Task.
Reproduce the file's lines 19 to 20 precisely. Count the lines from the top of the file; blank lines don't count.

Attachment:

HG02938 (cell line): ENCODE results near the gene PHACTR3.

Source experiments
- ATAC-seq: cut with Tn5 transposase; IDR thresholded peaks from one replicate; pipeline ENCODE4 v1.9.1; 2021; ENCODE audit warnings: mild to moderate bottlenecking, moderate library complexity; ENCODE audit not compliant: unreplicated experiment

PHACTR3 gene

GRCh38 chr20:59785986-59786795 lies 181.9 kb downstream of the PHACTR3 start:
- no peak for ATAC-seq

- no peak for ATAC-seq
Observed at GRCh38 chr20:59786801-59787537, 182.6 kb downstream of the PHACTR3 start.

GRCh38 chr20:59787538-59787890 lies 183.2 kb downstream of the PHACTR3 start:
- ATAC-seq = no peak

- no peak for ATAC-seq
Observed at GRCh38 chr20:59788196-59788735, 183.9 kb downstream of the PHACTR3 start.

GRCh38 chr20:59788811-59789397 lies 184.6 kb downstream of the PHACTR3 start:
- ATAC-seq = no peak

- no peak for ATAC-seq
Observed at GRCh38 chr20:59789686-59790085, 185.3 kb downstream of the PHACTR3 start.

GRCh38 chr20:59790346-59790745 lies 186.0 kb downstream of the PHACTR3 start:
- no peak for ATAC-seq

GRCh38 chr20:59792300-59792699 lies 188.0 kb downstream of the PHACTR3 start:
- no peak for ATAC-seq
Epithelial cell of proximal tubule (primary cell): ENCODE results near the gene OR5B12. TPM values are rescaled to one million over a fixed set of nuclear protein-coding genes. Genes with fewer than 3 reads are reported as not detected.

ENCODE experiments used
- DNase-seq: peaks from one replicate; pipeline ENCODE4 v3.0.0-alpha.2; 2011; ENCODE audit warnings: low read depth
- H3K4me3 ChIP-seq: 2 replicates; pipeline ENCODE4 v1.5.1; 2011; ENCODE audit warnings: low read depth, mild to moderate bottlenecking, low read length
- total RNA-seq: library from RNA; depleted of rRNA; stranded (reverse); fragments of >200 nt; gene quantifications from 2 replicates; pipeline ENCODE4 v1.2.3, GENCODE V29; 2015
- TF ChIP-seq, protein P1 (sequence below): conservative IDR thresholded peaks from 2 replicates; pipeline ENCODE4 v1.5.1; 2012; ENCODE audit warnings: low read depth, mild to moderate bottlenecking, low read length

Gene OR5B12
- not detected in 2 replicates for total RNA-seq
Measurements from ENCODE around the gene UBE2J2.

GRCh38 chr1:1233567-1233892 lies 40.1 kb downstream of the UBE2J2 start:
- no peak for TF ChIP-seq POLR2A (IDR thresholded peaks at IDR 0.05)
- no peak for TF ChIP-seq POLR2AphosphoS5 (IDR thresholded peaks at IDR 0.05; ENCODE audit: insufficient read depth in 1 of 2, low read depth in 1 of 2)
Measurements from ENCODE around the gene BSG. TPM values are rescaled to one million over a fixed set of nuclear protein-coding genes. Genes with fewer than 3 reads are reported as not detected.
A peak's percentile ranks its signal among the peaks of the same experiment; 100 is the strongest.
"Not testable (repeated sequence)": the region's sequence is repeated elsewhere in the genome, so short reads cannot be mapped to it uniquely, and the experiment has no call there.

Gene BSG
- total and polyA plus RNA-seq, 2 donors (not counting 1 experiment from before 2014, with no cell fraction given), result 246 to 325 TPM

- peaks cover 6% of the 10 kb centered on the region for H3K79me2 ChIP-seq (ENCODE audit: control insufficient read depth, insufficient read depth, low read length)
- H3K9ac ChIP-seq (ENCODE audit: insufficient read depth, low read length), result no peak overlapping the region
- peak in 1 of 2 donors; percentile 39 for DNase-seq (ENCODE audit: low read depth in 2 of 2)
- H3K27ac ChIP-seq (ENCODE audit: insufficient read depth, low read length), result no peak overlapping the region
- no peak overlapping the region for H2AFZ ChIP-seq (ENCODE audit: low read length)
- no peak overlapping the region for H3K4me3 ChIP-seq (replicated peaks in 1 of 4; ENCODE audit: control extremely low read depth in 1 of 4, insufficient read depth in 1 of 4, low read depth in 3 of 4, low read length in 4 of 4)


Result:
GRCh38 chr20:59792300-59792699 lies 188.0 kb downstream of the PHACTR3 start:
- no peak for ATAC-seq